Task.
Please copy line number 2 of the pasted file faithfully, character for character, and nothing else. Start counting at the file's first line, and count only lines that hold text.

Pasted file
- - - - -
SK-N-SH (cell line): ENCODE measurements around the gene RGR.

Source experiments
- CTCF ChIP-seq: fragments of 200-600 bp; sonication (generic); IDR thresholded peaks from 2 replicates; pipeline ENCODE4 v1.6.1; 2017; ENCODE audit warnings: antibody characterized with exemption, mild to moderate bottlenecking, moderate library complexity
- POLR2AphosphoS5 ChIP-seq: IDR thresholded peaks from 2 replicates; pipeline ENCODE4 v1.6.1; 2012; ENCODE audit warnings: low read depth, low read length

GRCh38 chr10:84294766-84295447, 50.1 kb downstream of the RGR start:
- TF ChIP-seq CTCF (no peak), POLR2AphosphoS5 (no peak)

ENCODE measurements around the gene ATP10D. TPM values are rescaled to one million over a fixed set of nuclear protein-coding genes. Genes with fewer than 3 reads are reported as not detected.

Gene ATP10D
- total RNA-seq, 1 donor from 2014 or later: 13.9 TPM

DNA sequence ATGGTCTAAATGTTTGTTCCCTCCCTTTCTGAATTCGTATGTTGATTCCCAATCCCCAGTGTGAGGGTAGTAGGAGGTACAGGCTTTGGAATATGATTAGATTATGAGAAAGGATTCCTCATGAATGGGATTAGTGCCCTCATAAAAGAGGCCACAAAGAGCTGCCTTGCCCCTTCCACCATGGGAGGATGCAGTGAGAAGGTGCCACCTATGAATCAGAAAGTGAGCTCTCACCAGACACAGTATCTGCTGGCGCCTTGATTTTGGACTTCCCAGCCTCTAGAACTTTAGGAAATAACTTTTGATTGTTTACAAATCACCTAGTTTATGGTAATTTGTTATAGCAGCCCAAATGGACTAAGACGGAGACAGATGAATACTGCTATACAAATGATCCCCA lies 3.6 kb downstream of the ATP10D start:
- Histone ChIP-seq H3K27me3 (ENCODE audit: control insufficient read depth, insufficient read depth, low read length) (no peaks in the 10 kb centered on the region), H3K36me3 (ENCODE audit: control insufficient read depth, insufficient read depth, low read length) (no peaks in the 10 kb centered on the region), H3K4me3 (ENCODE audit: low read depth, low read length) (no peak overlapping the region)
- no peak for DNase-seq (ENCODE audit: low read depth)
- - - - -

Source experiments